We’ve talked about just war, and we’ve used just war theory as a template for discussing just rebellion. And we’ve talked about the justice that enables a rebellion to take place. And we’ve also talked about what is just conduct within that rebellion, in both cases borrowing from just war theory. What happens, however, if rebellion uses war as one of its instruments to achieve its aims?
In 1840, when the first official British presence touched down in New Zealand, it was led by a very idealistic young naval captain, Captain Hobson. And he gathered together representatives of most of the tribes in New Zealand. And at the Treaty of Waitangi he agreed that there should be certain rights that would be inherent within the Māori nation if they pledged allegiance to Queen Victoria.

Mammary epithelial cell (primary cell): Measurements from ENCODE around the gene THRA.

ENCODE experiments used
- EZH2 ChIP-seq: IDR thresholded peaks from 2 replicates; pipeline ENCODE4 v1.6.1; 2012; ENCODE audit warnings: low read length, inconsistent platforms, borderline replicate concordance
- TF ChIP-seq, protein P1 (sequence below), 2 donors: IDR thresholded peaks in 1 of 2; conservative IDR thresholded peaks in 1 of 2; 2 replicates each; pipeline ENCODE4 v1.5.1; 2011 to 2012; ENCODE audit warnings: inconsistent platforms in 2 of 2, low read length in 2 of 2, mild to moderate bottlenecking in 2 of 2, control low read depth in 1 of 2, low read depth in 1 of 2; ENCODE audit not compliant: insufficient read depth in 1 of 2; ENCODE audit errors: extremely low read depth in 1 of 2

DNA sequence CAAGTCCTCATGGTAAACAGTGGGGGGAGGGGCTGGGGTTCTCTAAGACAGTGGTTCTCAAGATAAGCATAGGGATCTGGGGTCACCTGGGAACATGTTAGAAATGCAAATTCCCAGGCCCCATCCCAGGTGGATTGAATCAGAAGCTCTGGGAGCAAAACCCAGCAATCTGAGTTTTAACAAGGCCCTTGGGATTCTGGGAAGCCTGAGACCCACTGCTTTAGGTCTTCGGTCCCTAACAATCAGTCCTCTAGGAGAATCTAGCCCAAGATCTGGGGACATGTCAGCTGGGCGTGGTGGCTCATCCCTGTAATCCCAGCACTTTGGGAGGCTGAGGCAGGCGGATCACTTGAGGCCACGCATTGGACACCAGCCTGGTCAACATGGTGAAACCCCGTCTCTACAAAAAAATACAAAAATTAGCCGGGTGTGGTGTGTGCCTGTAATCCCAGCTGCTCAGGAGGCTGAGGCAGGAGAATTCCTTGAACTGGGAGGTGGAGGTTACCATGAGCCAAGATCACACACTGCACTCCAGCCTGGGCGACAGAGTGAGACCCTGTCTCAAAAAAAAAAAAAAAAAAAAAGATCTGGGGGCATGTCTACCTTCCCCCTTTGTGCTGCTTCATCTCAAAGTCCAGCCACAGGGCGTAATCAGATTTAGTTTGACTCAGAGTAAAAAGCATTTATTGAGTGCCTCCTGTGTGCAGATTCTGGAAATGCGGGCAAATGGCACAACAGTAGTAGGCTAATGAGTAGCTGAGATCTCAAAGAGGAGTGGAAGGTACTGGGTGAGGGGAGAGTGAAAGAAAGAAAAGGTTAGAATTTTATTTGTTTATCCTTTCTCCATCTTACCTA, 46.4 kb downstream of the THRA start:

There are many changes to our institutions and our norms and our ideas that can reduce or eliminate the risks of nuclear war without what I consider a rather quixotic attempt to change the course of human evolution.
I want you to imagine the ability to take a few drops of someone’s blood, to combine that with some cognitive and some physical testing, and to be able to figure out where that person is going to be most effective in your military.
One of the most recent paradigms that we’ve used to try to get this under experimental control is to ask people to act out pretend harmful actions. So for instance, we’ll give them a disabled handgun. We’ll show them that it’s fake. That it couldn’t possibly harm a fly. We put it in their hands and then we ask them to shoot us in the head.